This AI Can Detect If Planets Will Collide Into Each Other

AI Spotted 11 'Potentially Hazardous' Asteroids That NASA Missed

In the last two decades, since the first exoplanet has been discovered, scientists have identified more than 4000 planets orbiting other stars, of which half are in multi-planet systems. Out of these, at least 700 of them have planets which can be at potential risk of devastating collision. Researchers even believe that there are possibilities of many collisions that have already taken place that we are not aware of. 

Several questions, such as how planets organise themselves, prevent themselves from colliding into each other or how they remain stable have been the centre of research for many years. 

One of the requirements to be able to detect these are to make sure that a planetary system is stable. For this astronomers have to calculate the motions of multiple interacting planets over billions of years and check each possible configuration for stability — which is a big computational challenge. 

Research by NASA and Princeton University have been able to accomplish this using artificial intelligence. Talking about the research Daniel Tamayo, a NASA Hubble Fellowship Program Sagan Fellow in astrophysical sciences at Princeton said that while separating the stable from the unstable configurations sounds fascinating, it is a brutally hard problem to crack.

What Can AI Do?

While mathematical revolutions over the years have helped astronomers to deal with the problem, they never found a perfect way to predict stable configurations theoretically. This is where AI comes into the picture. 

Tamayo, along with other researchers, combined simplified models of the planets’ dynamical interactions with machine learning methods to accelerate the process. Using ML allows the elimination of huge swaths of unstable orbital configurations in a few minutes which would have otherwise taken tens of thousands of hours.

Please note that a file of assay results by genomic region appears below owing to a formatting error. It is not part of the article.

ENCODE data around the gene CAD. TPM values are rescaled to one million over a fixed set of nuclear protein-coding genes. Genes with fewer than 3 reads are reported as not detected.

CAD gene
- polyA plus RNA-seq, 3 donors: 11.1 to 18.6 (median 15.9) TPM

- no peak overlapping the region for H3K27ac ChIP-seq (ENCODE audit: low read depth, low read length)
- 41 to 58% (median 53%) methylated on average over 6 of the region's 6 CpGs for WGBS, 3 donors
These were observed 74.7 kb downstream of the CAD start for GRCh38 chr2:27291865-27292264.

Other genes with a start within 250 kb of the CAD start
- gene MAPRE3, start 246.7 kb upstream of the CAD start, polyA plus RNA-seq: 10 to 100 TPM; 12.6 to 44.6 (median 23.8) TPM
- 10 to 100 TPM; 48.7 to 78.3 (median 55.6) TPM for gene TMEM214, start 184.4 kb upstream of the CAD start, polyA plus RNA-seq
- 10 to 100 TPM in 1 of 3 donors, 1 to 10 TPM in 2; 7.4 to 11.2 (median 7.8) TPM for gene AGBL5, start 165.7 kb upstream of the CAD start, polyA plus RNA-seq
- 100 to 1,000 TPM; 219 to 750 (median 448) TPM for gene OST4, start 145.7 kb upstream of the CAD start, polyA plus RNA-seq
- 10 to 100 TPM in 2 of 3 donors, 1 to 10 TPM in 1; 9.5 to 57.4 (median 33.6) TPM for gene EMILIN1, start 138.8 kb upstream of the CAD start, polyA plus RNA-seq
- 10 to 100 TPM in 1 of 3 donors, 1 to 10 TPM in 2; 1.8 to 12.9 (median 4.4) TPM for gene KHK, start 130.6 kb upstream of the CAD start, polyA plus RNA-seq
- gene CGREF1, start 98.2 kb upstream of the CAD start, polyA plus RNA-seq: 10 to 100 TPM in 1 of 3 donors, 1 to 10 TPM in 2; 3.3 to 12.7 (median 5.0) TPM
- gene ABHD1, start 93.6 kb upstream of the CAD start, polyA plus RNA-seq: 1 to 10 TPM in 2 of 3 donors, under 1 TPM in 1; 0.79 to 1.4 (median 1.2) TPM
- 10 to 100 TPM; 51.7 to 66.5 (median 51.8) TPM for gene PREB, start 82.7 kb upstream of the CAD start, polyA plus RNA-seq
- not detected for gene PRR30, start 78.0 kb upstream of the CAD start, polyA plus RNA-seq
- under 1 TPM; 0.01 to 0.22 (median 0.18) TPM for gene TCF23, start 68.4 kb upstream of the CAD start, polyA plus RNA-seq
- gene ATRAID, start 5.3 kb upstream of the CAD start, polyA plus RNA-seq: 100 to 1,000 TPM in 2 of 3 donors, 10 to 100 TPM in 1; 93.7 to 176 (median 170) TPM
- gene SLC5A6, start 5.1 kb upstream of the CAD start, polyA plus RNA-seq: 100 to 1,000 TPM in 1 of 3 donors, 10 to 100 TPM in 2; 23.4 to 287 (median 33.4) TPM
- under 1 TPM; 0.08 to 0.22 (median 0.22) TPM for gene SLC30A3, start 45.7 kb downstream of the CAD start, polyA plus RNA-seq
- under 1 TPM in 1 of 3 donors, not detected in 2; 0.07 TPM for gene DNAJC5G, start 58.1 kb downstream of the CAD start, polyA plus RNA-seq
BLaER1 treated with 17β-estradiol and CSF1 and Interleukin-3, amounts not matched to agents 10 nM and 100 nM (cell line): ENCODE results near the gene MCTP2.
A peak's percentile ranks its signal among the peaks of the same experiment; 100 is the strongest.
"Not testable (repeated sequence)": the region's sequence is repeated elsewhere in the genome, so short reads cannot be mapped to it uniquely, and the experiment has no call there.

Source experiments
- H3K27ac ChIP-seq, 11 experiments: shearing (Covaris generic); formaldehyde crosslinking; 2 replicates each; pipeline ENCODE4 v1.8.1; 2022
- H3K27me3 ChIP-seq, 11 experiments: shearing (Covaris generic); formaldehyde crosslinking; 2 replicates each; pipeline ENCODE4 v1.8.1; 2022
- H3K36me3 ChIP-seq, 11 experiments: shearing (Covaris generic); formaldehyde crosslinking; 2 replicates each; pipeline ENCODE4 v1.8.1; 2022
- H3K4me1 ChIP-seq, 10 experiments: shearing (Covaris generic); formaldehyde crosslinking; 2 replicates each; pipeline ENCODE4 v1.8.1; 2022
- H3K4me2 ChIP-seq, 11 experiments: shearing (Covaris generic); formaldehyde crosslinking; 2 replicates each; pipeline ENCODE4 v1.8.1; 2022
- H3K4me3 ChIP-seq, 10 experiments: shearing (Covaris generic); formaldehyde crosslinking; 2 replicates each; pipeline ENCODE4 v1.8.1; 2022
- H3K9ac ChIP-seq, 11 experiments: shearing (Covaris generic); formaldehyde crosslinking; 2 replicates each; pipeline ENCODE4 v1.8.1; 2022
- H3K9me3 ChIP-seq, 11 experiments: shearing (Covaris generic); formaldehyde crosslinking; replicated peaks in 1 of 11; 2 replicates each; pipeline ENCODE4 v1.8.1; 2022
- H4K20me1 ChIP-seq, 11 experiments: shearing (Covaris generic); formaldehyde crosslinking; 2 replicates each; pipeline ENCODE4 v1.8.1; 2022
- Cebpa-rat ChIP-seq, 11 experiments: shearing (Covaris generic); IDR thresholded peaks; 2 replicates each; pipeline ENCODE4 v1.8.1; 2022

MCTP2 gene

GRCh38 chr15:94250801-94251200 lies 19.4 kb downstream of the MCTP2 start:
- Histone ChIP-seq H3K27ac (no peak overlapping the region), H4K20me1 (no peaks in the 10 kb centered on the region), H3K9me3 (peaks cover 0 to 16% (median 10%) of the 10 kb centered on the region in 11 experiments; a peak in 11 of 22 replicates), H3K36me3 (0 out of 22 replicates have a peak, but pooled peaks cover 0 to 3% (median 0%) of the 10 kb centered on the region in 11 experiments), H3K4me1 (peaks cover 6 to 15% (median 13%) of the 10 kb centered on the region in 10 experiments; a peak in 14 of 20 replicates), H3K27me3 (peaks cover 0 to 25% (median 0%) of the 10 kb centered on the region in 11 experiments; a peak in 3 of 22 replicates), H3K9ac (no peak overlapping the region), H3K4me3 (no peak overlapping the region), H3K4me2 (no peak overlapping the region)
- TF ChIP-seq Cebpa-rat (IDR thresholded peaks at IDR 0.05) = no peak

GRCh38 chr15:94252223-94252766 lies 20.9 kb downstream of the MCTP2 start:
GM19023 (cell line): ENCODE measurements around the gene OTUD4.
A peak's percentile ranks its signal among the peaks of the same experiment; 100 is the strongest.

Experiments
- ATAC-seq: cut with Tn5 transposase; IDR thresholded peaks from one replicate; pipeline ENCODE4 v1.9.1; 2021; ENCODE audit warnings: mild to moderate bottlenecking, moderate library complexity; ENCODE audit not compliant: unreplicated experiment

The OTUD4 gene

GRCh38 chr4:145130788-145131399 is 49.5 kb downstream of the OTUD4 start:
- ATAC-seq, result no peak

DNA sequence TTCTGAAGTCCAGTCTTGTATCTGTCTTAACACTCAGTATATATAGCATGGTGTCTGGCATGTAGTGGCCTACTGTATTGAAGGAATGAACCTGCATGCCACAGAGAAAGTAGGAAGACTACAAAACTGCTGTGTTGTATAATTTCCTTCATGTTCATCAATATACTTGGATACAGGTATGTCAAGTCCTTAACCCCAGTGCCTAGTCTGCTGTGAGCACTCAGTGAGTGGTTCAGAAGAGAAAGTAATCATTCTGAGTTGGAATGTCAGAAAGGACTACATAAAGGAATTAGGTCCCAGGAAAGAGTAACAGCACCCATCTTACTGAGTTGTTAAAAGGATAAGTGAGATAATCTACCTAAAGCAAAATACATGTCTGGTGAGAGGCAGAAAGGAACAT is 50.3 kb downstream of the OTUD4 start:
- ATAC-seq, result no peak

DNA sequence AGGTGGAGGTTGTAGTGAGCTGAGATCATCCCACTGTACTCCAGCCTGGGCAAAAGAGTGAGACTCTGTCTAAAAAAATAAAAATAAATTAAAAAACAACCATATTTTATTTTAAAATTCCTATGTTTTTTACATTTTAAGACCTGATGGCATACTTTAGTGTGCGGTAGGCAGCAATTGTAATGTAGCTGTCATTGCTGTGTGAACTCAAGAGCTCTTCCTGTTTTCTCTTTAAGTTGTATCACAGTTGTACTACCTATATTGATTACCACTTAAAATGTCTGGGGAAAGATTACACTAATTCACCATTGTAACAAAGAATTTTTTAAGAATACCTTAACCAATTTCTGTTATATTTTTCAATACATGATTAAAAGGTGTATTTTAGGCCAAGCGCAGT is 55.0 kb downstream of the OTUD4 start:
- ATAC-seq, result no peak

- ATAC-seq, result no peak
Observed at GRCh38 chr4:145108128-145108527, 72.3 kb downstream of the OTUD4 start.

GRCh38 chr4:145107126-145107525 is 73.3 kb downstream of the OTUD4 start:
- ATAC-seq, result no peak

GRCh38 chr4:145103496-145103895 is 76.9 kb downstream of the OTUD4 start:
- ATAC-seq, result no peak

The system called SPOCK, on which the fate of the entire star systems has been placed, can predict the paths of exoplanets. It can also effectively determine which ones will remain stable and which ones are likely to crash. The accuracy of this system is far more than humans could ever predict. The ML models rule out these instabilities quite efficiently. 

As the researchers share, instead of simulating a given configuration for a billion orbits which is the traditional brute-force approach and takes about 10 hours, SPOCK can instead simulate 10,000 orbits, which only takes a fraction of a second. This basically means that SPOCK, which is short for Stability of Planetary Orbital Configurations Klassifier, stops after 10,000 orbits and trains the machine learning algorithm to predict collisions well in advance. 

“From this short snippet, they calculate 10 summary metrics that capture the system’s resonant dynamics. Finally, they train a machine learning algorithm to predict from these 10 features whether the configuration would remain stable if they let it keep going out to one billion orbits,” noted the researchers.

AI can thus provide a clear window into the orbital architecture of planetary systems, especially those which are far-distant and are faintly visible. “Are they rocky planets, ice giants, or gas giants? Or something new? This new tool will allow us to rule out potential planet compositions and configurations that would be dynamically unstable — and it lets us do it more precisely and on a substantially larger scale than was previously available,” said Jessie Christiansen, an astrophysicist with the NASA Exoplanet Archive who was not involved in this research.

While it is an exemplary solution, the researchers said that they haven’t yet solved the general problem of planetary stability and are still working towards it. 

“We can’t categorically say ‘This system will be OK, but that one will blow up soon,’” Tamayo said in the release. “The goal instead is, for a given system, to rule out all the unstable possibilities that would have already collided and couldn’t exist at the present day.”

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Srishti Deoras
Srishti currently works as Associate Editor at Analytics India Magazine. When not covering the analytics news, editing and writing articles, she could be found reading or capturing thoughts into pictures.

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